John M. Denu

Professor

Picture of John M. DenuWisconsin Institute for Discovery (WID)
Room 2178
330 North Orchard Street
Madison WI 53715
Phone: (608) 316-4341
Email: jmdenu@wisc.edu
Overview · Publications · Lab Website

Education

B.S. 1988, University of Wisconsin-Madison
Ph.D. 1993, Texas A & M University
Postdoctoral 1993-96, University of Michigan Medical School

Areas of Study

Chemical Biology
Enzymology
Gene Expression & RNA Biology
Quantitative Biology

Research Overview

The laboratory investigates the mechanism and biological function of reversible protein modifications involved in modulating signal transduction, chromatin dynamics and gene activation. Histones are one of the best examples of protein function regulated by modification, and are the target of an array of modifications including acetylation, phosphorylation and methylation. The dynamic and specific nature of these modifications has led to the proposal that there is a “Histone Code”, which when decoded would allow us to understand, for instance, what is required to maintain “silenced” or “active” chromatin. In general, histone acetylation (catalyzed by histone acetyltransferases) correlates with gene transcription, while hypo-acetylation (catalyzed by protein deacetylases) correlates with repression. To begin to understand this signaling code, we must first understand the mechanisms and regulation of the enzymes responsible for these modifications. A large component of our work is to understand the major enzyme families that catalyze these reactions.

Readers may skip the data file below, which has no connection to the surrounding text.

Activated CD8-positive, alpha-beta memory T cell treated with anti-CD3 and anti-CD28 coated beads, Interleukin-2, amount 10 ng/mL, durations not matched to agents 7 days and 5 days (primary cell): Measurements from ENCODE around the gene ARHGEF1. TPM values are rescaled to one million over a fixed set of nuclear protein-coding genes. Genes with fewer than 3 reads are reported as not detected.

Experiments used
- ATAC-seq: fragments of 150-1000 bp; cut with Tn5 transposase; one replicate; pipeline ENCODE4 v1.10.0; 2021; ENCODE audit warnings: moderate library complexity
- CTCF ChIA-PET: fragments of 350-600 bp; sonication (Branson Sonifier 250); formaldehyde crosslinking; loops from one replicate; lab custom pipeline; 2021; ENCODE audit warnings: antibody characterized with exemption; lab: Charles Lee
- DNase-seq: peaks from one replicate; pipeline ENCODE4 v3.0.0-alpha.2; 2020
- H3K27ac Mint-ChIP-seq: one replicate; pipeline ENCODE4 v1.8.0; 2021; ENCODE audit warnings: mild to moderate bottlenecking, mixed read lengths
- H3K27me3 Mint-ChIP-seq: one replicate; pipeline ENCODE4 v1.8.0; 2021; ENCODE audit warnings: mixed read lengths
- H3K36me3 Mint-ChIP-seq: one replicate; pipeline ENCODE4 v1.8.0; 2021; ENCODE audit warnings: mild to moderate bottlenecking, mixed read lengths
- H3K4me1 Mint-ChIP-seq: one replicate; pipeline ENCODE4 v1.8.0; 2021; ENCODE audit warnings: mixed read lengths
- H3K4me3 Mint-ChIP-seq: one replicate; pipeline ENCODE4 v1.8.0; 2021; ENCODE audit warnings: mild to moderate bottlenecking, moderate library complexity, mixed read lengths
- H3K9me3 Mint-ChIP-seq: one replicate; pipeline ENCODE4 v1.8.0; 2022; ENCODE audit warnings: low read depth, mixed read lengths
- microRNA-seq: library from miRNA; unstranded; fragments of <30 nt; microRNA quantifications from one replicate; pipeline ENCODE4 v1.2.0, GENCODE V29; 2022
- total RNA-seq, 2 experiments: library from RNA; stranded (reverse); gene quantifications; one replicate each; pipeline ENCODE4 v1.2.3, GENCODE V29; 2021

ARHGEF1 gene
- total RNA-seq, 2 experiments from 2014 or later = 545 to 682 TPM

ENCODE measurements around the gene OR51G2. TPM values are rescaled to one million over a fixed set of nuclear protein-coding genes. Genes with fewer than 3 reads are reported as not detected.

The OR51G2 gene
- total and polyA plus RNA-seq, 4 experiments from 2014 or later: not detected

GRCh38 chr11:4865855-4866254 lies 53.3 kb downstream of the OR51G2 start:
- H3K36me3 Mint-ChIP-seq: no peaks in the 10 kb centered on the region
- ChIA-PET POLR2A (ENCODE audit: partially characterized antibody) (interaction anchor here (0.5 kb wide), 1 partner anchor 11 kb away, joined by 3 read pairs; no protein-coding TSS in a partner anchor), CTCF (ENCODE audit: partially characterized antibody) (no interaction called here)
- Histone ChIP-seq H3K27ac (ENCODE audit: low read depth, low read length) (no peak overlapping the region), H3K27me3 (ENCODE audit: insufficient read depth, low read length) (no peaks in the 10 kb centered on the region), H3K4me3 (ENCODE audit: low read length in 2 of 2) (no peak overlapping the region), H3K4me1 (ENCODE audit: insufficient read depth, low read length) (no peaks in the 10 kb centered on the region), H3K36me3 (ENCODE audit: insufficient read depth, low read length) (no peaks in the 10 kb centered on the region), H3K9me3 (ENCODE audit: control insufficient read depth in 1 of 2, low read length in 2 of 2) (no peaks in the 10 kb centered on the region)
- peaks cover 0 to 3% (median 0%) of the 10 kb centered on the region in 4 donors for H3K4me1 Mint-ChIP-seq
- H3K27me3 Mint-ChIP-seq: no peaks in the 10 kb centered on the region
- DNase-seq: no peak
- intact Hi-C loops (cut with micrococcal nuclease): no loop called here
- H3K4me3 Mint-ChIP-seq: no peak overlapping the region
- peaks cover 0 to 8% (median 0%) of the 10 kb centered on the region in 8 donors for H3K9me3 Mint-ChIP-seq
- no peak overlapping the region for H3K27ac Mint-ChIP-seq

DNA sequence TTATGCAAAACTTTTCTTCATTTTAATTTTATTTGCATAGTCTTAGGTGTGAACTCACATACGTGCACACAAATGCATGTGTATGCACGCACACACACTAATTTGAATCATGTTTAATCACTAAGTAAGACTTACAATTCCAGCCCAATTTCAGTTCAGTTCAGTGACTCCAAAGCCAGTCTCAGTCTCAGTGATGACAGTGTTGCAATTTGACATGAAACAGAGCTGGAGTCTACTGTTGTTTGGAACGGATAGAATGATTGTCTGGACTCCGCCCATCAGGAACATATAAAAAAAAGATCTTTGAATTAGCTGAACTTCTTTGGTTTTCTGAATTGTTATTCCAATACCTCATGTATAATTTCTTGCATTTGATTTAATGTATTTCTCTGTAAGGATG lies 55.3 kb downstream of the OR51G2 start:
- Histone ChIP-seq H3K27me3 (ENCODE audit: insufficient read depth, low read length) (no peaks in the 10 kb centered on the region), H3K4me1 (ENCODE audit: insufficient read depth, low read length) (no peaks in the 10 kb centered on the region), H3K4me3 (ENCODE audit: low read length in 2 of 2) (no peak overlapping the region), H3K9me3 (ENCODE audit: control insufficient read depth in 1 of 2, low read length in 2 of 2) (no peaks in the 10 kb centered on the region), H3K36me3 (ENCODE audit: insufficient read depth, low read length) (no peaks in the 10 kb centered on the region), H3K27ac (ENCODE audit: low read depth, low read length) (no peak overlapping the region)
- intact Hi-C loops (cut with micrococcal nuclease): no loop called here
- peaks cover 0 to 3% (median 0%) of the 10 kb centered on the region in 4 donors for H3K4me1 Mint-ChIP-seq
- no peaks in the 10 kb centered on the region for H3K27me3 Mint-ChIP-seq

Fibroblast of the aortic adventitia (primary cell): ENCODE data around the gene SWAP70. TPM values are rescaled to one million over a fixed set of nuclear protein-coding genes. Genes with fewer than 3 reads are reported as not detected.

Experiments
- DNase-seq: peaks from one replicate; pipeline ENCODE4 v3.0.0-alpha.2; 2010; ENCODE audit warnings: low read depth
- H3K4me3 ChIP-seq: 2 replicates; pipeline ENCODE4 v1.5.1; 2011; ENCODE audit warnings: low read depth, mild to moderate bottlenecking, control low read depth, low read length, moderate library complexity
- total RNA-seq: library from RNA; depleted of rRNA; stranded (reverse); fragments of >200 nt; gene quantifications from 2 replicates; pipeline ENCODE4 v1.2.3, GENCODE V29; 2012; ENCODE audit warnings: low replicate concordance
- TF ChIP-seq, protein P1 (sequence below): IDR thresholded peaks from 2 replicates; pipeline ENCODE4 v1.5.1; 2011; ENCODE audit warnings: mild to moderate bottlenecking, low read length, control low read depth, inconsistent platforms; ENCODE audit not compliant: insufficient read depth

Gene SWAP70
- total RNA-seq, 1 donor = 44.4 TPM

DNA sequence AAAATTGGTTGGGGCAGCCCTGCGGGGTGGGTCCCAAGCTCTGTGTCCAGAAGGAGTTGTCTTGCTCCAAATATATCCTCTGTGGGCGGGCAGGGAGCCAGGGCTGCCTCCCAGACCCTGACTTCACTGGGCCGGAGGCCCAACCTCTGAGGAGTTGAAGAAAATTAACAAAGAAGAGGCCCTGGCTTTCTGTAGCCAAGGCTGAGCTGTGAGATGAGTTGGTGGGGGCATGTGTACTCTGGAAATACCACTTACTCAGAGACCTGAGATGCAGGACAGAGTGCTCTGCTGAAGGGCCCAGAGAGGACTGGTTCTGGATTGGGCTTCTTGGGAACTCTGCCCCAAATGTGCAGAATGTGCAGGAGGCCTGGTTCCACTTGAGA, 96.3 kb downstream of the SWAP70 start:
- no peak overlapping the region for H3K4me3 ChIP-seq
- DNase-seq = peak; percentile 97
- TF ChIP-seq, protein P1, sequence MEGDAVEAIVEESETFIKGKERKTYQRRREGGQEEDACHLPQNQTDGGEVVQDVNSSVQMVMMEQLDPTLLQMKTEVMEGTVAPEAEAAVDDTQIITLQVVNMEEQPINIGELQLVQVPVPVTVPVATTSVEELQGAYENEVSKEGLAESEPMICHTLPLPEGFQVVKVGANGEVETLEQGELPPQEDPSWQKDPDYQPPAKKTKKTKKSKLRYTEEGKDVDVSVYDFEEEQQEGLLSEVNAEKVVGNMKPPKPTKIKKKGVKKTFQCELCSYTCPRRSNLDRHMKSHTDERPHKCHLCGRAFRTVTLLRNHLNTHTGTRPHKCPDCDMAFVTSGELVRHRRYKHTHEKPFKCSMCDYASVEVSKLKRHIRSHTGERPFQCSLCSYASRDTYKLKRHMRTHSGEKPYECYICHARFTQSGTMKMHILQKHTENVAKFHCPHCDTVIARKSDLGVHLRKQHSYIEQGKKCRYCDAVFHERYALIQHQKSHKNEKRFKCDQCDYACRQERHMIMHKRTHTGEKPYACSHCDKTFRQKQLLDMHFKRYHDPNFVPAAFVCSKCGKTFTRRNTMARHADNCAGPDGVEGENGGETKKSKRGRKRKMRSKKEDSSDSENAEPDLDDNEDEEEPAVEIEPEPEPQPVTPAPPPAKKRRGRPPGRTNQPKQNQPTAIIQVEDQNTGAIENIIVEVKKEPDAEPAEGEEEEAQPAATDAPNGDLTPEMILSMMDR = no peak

Chromatin remodeling enzymes rely on co-enzymes derived from metabolic pathways, suggesting coordination between nuclear events and metabolic networks. A unique example of this link is the recently described NAD+-dependent protein/histone deacetylases. The founding member of this family, yeast Sir2 (silent information regulator 2), is involved in gene silencing, chromosomal stability, and ageing. Sir2-like enzymes catalyze a reaction in which the cleavage of NAD+, and histone/protein deacetylation are coupled to the formation of O-acetyl-ADP-ribose, a novel metabolite. The dependence on NAD+ and the generation of this potential second messenger offer new clues in understanding the function and regulation for nuclear, cytoplasmic and mitochondrial Sir2-like enzymes. Questions we are currently attempting to answer with this project: What is the physiological basis for the NAD+ -dependence? What are the cellular, acetylated-protein substrates for the various Sir2 homologues? What is the function of O-acetyl-ADP-ribose? What is the relationship between Sir2 enzyme function and metabolism? How are Sir2 enzymes regulated? How does Sir2 catalyze this unique reaction? To address these questions we are using a breadth of approaches that involve biochemistry, genetics, proteomics, enzymology, and use of a mammalian tissue culture system and yeast as a genetically tractable system to explore biological function.